[00:24:28] Tina Ličková: A few thoughts. First of all, when listening to you, and this is very well paraphrased, paraphrases are my, even an interpretation, if we go back to the therapy language, is that listening deeply is, now I will use you, it’s a thinking style.

You are actually giving people a new mental model around listening. Which amazes me. Secondly, I love that you already explained how we look at it from the affinity diagramming or categorizing, because I sometimes have to be very careful about not falling into categorizing very soon in my analysis, because my brain just loves categories, whatever.

Oh yeah. And all humans love categories. And then. It even pisses me off when I have to rethink it, but that’s what I, that’s where I know, okay, you are debiasing right now. But this thing that you said, it’s a conversation, and you also mentioned that you are not even asking questions, but you are also prompting people.

What are the other techniques that you maybe use and will be, people will be practicing in the workshop?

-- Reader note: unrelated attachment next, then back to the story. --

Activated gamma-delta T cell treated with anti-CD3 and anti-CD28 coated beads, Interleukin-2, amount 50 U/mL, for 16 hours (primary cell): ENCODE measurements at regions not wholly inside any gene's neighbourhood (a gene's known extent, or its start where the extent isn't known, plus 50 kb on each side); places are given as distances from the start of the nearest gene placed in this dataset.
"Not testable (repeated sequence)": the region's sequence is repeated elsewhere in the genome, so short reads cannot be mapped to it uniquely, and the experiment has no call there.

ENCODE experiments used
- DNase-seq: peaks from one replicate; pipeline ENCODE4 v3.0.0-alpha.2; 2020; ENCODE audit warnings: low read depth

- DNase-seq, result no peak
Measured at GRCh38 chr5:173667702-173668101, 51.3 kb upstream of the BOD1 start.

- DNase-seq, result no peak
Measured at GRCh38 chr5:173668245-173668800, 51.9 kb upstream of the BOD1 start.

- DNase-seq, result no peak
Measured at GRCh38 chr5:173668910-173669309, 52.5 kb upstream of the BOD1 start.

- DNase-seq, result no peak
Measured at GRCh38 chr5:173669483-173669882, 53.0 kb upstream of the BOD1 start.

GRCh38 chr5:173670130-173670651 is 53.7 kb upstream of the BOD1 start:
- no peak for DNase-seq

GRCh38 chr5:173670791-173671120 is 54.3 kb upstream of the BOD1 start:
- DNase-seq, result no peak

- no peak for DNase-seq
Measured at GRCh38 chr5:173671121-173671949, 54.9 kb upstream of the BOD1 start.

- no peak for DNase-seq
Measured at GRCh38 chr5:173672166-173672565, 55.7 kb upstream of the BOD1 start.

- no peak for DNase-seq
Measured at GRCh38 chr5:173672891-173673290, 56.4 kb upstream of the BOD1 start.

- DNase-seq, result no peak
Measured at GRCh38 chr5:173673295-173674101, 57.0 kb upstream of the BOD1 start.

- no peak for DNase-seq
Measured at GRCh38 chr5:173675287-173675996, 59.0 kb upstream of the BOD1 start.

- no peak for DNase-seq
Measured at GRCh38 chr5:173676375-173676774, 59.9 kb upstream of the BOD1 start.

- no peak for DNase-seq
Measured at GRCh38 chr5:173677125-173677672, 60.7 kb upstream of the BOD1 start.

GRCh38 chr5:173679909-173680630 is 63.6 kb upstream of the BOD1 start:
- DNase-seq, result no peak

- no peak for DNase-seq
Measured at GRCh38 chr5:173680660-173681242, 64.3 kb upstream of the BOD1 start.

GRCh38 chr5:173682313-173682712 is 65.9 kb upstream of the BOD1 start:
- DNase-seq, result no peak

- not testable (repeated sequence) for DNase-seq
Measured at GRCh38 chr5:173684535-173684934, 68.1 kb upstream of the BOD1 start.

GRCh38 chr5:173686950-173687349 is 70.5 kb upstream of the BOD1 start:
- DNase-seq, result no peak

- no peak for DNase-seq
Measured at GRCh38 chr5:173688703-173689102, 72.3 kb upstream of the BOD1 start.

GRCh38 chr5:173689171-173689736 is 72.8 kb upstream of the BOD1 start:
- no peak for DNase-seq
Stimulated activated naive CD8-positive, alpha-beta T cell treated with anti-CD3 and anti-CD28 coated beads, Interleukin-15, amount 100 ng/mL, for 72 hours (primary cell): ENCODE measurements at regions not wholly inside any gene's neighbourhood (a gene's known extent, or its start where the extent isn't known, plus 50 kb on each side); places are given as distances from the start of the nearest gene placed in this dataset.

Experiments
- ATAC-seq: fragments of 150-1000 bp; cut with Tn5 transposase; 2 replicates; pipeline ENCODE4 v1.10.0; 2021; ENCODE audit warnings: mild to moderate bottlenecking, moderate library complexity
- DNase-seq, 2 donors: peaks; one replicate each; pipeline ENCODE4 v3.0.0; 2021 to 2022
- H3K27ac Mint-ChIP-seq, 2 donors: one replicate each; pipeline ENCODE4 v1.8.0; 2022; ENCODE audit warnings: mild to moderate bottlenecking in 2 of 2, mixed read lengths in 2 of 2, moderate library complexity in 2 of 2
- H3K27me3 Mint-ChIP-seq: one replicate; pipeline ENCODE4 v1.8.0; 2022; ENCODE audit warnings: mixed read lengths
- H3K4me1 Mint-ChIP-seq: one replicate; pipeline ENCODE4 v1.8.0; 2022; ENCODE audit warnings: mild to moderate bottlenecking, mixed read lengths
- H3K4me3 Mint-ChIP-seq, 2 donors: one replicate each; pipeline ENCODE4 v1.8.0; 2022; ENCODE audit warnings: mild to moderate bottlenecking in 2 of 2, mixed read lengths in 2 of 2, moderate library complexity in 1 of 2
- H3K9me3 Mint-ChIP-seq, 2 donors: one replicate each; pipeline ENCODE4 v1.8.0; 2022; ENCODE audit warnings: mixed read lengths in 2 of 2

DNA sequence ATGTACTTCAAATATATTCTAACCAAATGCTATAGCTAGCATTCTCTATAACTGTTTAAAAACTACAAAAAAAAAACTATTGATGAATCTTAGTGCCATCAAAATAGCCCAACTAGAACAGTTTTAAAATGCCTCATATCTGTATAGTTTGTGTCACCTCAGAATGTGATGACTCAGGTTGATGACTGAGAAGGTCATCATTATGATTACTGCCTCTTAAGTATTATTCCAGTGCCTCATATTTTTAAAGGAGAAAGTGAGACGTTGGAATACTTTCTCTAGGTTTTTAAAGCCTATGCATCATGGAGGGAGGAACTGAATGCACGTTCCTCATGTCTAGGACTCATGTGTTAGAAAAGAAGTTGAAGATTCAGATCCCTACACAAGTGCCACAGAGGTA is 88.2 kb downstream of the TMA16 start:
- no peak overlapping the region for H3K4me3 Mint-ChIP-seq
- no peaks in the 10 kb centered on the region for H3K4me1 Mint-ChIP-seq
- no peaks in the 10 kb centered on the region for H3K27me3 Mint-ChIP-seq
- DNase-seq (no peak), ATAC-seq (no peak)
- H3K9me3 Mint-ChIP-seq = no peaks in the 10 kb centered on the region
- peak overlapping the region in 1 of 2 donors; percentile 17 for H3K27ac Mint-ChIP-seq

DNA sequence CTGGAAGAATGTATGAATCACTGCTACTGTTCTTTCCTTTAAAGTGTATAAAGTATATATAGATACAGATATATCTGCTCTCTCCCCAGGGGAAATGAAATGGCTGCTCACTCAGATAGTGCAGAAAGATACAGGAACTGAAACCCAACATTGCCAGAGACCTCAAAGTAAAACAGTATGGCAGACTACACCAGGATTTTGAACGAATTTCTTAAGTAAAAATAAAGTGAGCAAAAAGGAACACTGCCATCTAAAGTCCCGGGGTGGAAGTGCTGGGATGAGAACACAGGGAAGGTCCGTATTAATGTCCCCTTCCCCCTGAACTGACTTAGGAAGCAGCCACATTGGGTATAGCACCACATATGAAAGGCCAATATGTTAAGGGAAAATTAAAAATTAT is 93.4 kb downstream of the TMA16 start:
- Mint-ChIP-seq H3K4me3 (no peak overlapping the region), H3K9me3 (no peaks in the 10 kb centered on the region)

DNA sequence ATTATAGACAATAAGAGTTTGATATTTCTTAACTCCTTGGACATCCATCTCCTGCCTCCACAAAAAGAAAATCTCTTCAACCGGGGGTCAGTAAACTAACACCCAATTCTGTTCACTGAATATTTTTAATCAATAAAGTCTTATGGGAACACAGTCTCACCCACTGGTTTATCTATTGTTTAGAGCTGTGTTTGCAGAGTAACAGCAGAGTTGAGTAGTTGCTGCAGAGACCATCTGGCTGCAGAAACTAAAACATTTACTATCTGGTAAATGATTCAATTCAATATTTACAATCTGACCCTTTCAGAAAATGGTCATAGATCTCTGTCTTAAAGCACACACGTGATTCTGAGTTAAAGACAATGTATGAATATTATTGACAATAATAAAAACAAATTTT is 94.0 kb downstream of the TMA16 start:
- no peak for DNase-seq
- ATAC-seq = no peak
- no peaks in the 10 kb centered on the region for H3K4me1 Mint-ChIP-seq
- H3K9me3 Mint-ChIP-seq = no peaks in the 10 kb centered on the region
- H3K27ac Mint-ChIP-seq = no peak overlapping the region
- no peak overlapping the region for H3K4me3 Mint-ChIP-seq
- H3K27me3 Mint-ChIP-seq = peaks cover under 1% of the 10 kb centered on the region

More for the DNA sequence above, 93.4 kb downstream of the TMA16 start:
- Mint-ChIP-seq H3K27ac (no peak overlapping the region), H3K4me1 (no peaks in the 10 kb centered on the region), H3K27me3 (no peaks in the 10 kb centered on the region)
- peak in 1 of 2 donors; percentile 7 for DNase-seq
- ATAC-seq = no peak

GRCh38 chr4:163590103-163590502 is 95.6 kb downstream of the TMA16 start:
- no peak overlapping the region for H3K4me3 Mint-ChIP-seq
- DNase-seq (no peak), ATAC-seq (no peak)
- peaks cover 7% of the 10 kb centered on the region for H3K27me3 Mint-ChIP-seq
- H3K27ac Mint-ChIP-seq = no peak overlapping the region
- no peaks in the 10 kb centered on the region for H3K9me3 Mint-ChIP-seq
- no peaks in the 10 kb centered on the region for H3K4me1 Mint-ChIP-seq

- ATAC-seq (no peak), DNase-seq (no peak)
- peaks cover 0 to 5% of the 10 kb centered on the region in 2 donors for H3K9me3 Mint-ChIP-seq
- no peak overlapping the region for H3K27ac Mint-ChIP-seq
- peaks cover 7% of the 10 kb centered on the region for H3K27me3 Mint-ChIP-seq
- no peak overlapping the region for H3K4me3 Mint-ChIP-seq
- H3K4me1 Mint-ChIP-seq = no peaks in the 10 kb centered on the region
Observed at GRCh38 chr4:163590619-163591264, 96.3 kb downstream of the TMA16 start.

[00:25:39] Indi Young: Yeah, there’s. There, this book here, chapter six is, that’s all the techniques. That’s like most of the book.

[00:25:48] Tina Ličková: People probably won’t see it in the podcast.

[00:25:52] Indi Young: The book is time to listen. Does that look like about a fifth of the book or something?

And quick, once you understand that there’s pull tabs, once you let go and trust that you’re going to hear about things, you don’t have to guide anyone. Once you realize you’re not going to be making hypotheses about people as you’re doing the listening, you can just follow. That’s when you get to start focusing on these techniques, these prompts.

Yeah, some of them come out in question form, but they’re not set questions. They’re styles. Yesterday when I was doing a demo, one of these, I ended up saying as a replacement for, uh, What went through your mind and that means I would just say, and that means and the person because of the way that they were speaking, I adopt adapt this kind of to the things they’re saying, and the way that they’re telling me these things and it just worked.

This person loved to talk about certain things. In terms of meaning, and so I would adopt that word and that would be a replacement for the technique of what went through your mind. Right? There’s a technique that I mentioned earlier called pin to a place in time. There’s the so when it’s all in memory mode, right?